Humanities Program

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Humanities Program

Humanities Program

The Humanities Program offered at MUIC (General Education courses) 

In the Humanities a range of courses are offered that explore central concepts in philosophy, history, art, and religion. At MUIC, the courses fall under three GE categories, viz. Logical and Ethical Literacy, Arts and Media Literacy, and Psychological Literacy.

These general education courses familiarize students with methods of critical thinking in light of the history of ideas, socio-economic paradigms, technological transformations, artistic achievements, and religious and political movements. Students gain a profound and critical understanding of themselves, of others, and of the societies in which human beings exist, thrive and struggle.

ICGH 102: Famous Arguments and Thought Experiments in Philosophy

An examination of the most striking argumentative moves in Philosophy from Plato’s Allegory of the Cave to Searle’s Chinese Room, and beyond. Transfer and application of paradigmatic philosophical thinking to current open questions in politics and science. Equivalent: ICHM 101: Introduction to Philosophy

ICGH 103: Logic, Analysis and Critical Thinking: Good and Bad Arguments

Basic formal tools from sentential and predicate logic. Logical structures of arguments used in the everyday contexts of life and analysis of their strengths and weaknesses. Common fallacies in reasoning, including reasoning involving determining probabilities. Construction of good arguments using principles of informal reasoning.

Equivalent: ICHM 103: Introduction to Logic

ICGH 104: Moral Reasoning: How can We Know what is Good?

A survey of philosophical, psychological and scientific contributions to the understanding of moral values. Hands-on construction and analysis of ethical argument regarding burning issues in applied ethics.

Equivalent: ICHM 106: Moral and Ethical Studies

ICGH 105: Technology, Philosophy and Human Kind: Where Are We Now?!

An examination of major technological and scientific innovations across the globe and their effects on human life and thought. Focus on agriculture, steel, the printing press, the mechanical clock, magnifying lenses, antibiotics, electricity, steam and combustion engines, and the transistor.

ICGH 106: The Greeks: Crucible of Civilization

An introduction to and overview of the philosophy and thought of Ancient Greece and its influence on contemporary civilization. Theories about knowledge, propaganda, truth, art, psychology, happiness, justice and democracy.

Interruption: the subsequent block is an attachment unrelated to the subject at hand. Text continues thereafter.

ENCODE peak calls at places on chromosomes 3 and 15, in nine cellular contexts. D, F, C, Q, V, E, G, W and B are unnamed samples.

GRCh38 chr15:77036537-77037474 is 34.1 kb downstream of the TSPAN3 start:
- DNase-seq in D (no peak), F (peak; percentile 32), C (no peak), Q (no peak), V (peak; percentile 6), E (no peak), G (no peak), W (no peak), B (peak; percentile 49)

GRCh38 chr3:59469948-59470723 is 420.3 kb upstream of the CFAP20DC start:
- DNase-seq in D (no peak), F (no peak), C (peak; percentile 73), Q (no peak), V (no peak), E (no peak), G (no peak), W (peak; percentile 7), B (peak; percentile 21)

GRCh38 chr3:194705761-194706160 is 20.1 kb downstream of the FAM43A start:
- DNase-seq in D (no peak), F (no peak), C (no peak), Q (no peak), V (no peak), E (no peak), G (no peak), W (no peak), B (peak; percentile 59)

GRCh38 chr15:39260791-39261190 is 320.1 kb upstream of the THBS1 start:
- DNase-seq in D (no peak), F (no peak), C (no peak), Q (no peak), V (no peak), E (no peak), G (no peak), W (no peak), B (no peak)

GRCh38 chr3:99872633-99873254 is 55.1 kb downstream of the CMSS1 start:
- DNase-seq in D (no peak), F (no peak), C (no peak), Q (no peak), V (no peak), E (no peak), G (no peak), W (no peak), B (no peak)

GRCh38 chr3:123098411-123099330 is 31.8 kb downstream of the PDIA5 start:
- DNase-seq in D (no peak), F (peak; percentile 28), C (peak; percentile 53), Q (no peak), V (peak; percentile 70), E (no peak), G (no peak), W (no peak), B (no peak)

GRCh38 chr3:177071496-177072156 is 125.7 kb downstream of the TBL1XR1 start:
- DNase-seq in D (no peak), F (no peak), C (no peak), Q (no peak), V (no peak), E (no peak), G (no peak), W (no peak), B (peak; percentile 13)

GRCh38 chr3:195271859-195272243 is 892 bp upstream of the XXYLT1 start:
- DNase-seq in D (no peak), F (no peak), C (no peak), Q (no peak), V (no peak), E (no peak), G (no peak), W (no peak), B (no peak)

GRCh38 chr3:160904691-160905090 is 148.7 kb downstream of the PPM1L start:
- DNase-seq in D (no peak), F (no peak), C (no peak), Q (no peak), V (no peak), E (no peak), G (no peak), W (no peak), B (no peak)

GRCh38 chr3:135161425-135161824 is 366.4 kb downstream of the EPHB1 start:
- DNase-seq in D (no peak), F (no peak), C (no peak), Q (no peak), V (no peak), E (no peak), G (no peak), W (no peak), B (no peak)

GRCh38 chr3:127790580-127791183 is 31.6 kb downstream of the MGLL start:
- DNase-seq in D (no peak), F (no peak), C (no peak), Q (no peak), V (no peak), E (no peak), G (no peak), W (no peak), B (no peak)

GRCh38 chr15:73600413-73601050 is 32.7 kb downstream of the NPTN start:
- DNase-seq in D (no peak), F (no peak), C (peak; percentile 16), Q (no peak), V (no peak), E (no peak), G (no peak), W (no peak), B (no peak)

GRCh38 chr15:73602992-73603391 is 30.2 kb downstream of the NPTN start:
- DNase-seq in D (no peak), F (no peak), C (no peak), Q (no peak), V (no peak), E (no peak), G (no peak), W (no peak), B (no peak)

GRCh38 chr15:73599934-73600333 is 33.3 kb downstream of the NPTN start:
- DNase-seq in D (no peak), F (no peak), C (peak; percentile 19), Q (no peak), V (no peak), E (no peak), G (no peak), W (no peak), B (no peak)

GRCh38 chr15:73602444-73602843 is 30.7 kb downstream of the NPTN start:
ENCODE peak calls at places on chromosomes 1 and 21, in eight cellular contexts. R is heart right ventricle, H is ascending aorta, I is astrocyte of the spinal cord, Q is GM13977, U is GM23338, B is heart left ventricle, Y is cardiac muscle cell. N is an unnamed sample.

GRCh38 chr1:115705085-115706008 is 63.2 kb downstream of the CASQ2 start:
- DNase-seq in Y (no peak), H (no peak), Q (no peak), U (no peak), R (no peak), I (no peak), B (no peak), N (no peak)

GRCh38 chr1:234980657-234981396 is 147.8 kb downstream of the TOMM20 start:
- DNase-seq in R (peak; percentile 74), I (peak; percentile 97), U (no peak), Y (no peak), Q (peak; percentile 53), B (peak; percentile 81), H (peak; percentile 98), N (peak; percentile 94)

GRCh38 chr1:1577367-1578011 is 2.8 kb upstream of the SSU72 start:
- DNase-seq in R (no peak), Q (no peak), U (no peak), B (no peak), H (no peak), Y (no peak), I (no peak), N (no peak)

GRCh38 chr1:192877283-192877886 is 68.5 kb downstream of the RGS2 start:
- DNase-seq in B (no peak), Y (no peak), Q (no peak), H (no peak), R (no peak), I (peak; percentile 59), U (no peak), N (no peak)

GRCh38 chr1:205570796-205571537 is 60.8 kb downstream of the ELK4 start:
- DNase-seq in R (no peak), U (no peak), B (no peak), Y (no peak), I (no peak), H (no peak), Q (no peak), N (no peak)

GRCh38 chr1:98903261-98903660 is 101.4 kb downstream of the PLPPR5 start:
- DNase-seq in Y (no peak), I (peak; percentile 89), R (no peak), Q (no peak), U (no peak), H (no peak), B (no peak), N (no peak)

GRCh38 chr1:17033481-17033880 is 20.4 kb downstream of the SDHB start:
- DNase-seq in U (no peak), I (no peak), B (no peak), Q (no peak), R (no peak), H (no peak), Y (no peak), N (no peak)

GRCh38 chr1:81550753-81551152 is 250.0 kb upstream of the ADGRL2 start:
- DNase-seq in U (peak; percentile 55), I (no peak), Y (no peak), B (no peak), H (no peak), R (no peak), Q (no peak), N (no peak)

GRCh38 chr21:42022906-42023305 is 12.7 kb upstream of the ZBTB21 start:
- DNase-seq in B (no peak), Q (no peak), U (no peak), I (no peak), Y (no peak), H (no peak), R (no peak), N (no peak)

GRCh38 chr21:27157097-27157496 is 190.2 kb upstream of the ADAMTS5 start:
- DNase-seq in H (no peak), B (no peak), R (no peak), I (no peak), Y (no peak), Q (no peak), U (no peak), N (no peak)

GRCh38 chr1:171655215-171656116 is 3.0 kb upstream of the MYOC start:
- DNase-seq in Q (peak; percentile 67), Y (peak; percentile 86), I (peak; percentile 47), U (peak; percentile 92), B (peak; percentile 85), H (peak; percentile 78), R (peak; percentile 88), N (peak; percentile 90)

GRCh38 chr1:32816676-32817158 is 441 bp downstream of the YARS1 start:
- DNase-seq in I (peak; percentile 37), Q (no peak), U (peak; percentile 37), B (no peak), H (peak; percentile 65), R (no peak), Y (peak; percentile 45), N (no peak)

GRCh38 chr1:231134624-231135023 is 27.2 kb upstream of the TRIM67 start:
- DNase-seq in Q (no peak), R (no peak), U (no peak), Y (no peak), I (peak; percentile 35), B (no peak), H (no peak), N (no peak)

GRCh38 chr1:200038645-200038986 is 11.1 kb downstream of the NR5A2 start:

Equivalent: ICHM 225: The Western Classical Ideal

ICGH 113: Moving Pictures: A History of Film

An investigation of European, American and Asian film as art, philosophy, social commentary and propaganda. Focus not only on technique, style and technological advances but on interpretation, comparison and criticism.

Equivalent: ICHM218: Film Studies

ICGH 114: The Sound of Music: Form, Emotion, and Meaning

A survey of musical expression and an analysis of its communicative force in light of current research. Examples from a wide range of musical styles with a focus on classical music.

Equivalent: ICHM105: Music Appreciation

ICGS 112: Propaganda, Nudge Theory and Marketing: How to Resist?

An examination of the science behind ‘mind control’ and its implementation in current society. Investigation of real and possible counter-strategies. Detailed psychological and socio-economic analysis of subtle oppressions of human autonomy in institutional, social, political and economic practices.

ICHM 107: Introduction to Asian Philosophy

Main aspects of Asian philosophy, covering the key philosophical ideas in India, starting from the Indian philosophy during the Vedic period, Buddhist philosophy and other main Hindu philosophical ideas developed during and after the Buddha’s lifetime.

ICHM 140: Elementary Art Theory

Introduction to Art theory in both analytical and historical terms including the relationship between art and technology; exploration of major concepts in Aesthetics and Semiotics and analysis of diverse art forms as well as individual art pieces.

For more information, please contact Humanities Program Director Mrs. Barbara Ekamp:

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